Rescuing and serving persecuted Christians since 1995
Select Page

[vc_row][vc_column][vc_custom_heading text=”” use_theme_fonts=”yes”][vc_custom_heading text=”By ICC’s India Correspondent” font_container=”tag:h6|text_align:left” use_theme_fonts=”yes” css=”.vc_custom_1642166220651{margin-bottom: 22px !important;}”][vc_single_image image=”99698″ img_size=”full” add_caption=”yes” alignment=”center”][vc_column_text]01/14/2022 Washington D.C. (International Christian Concern) –On Dec. 29, Mahadevi Jogi, a Christian resident of Tukkanatti village, dressed up in new clothes as she prepared to take part in her church’s Christmas celebration. Sitting in a packed church hall with 80 other Christians, Jogi looked forward to the Christmas feast scheduled to follow the service.  

Less than ten minutes after the service started, however, Jogi found herself collapsed on the floor with a fractured knee. A chaotic scene surrounded her as a mob of 30 radical Hindu nationalists stormed the church and beat her fellow congregants.  

Christmas this year turned out to be very violent,” Pastor Akshay Kumar, leader of the church in Tukkanatti, told International Christian Concern (ICC). “I have been serving as a pastor in this place for the past 20 years and have never faced such aggression. I feel sorry for my congregation as they had to go through this on a festive day.”  

According to Pastor Kumar, members of the Sri Ram Sena were responsible for the attack on his church. The mob of 30 broke into the church chanting Hindu nationalist slogans and used sticks and a rope to beat members of the congregation. The injury inflicted on Jogi happened when a mob member took a steel bucket and slammed it into her knee.  

Across India’s Karnataka state, where Tukkanatti is located, there was a surge in attacks on Christians over Christmas. Across the state, Christian congregations faced mob violence and threats at the hands of radical Hindu nationalists. 

In another incident, Christ Grace Prayer Hall Church was forced to cancel their Christmas service in Akkihebbalu village. Speaking to ICC, Pastor H.R. Peter explained, “A mob of Hindu radicals, joined by the police and the Tahsildar, came to the church on Christmas Eve and told us we could not hold a Christmas service. The reason they gave was that we did not have the proper permission to gather as a congregation.”  

Pastor Peter has been serving as head pastor of Christ Grace Prayer Hall Church for the last eight years and has a congregation of 150 members. According to Pastor Peter, this is the first time he has been forced to cancel Christmas.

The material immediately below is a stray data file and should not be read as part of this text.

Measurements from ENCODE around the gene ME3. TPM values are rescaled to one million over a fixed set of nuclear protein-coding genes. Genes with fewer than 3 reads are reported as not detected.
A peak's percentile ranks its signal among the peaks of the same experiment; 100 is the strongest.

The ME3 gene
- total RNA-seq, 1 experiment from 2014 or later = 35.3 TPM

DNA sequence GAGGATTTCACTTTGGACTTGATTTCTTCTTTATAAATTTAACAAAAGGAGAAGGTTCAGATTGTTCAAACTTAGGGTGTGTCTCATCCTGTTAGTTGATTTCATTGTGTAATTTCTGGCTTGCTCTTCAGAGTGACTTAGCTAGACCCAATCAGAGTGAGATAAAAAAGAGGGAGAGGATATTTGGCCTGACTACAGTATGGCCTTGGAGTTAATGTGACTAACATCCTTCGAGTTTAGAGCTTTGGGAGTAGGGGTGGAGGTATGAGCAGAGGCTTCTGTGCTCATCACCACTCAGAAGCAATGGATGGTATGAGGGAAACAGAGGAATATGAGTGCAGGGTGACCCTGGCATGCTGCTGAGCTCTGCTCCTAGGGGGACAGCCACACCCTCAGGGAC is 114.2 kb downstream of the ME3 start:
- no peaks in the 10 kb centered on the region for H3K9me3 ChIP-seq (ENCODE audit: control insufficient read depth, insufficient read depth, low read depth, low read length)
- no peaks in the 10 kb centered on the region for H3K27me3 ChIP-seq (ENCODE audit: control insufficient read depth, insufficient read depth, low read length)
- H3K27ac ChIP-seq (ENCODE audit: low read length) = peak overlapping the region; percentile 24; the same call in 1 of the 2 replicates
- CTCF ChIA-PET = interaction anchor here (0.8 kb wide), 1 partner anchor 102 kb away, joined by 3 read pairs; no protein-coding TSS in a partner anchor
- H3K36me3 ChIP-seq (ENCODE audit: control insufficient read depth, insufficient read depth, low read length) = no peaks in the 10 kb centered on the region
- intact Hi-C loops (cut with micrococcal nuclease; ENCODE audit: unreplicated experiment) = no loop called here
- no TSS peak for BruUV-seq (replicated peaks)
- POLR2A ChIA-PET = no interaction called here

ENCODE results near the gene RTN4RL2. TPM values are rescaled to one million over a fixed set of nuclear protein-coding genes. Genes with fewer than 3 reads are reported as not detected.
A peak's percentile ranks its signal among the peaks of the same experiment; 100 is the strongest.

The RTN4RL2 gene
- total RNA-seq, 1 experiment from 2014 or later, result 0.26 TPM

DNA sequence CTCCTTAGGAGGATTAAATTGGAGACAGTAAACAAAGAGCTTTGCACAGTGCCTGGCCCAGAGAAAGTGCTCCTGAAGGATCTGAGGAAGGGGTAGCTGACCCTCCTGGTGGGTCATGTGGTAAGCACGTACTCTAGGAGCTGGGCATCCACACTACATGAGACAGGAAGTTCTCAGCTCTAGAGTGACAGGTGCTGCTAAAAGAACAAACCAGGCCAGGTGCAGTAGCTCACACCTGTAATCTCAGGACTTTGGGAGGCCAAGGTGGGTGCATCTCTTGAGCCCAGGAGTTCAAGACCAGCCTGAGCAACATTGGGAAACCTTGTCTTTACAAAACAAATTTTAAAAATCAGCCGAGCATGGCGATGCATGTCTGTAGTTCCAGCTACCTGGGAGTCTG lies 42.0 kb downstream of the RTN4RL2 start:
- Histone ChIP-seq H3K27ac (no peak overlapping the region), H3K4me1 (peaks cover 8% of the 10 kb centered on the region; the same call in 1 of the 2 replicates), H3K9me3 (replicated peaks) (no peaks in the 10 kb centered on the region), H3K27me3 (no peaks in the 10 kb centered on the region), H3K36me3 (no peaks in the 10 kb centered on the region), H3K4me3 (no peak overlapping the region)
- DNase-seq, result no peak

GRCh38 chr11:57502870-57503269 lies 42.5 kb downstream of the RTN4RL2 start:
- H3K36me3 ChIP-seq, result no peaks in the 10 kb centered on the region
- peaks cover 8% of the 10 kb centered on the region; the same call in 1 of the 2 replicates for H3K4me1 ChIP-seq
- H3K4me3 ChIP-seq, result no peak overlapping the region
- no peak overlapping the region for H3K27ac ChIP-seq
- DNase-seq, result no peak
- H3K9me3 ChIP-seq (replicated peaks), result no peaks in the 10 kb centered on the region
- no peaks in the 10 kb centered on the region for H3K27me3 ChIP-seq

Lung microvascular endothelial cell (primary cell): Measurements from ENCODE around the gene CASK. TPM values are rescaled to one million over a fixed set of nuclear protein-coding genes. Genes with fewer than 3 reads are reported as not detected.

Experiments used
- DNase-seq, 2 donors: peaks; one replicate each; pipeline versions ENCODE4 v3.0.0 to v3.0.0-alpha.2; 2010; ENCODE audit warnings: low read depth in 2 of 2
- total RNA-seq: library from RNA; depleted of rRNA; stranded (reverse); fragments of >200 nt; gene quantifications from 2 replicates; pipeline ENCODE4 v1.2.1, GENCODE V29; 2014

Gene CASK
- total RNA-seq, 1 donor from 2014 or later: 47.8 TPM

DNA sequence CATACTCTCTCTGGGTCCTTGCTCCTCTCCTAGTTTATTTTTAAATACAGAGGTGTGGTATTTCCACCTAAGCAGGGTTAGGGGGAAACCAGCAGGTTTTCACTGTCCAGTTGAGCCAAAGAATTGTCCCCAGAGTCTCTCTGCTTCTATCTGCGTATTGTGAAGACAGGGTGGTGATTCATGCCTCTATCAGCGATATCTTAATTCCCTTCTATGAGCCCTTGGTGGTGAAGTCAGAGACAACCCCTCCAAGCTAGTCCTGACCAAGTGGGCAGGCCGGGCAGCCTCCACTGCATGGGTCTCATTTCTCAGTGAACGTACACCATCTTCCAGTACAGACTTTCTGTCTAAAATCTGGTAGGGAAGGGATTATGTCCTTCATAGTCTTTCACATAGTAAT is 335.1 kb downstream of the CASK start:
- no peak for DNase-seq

We only have one festival, unlike other faiths, and we do not have freedom to celebrate,” Pastor Peter told ICC. “Everyone in the congregation was disappointed.”  

We are being hounded by the anti-Christians,” Pastor Peter continued. “The goal is to wipe out Christianity from the village. Several times the Hindu radicals have come to the church to disrupt the services. They’ve told us we cannot run the church anymore because we did not get permission to hold prayers.”  

In December, the state government’s passage of a new anti-conversion law encouraged radical Hindu nationalists in Karnataka to become more aggressive in their anti-Christian activities. For months leading up to the introduction of this law, state politicians falsely claimed Christians were fraudulently converting Hindus to Christianity and the anti-conversion law was needed to stop the Christians.  

On the street level, these statements by politicians incited many radicals to action.  

Many Christians fear the enactment of the anti-conversion law will continue to increase the aggressiveness of the radicals in Karnataka. They believe the new law will provide radicals with legal cover to attack churches and harass pastors.  

I am not worried about the anti-conversion law,” Pastor Manjunath told ICC. “I don’t force anybody to convert. However, the anti-Christian thugs will misuse the law to promote violence.”  

Like so many others in Karnataka, Pastor Manjunath was physically assaulted as he led a Christmas celebration in Hosadurga on Dec. 28. After the attack, Pastor Manjunath was taken to the local police station where he was further harassed by police officers who told him not to lead any more Christian prayer in Hosadurga.  

As Indian Christians look forward to 2022, many fear the violence witnessed over the Christmas season will continue to escalate across the country. According to the United Christian Forum (UCF), 2021 was the most violent year on record for India’s Christians. UCF documented 486 violent attacks on Christians, many taking place in the last three months of the year. Please keep India’s Christians in prayer throughout 2022. 

For interviews, please contact press@persecution.org [/vc_column_text][/vc_column][/vc_row]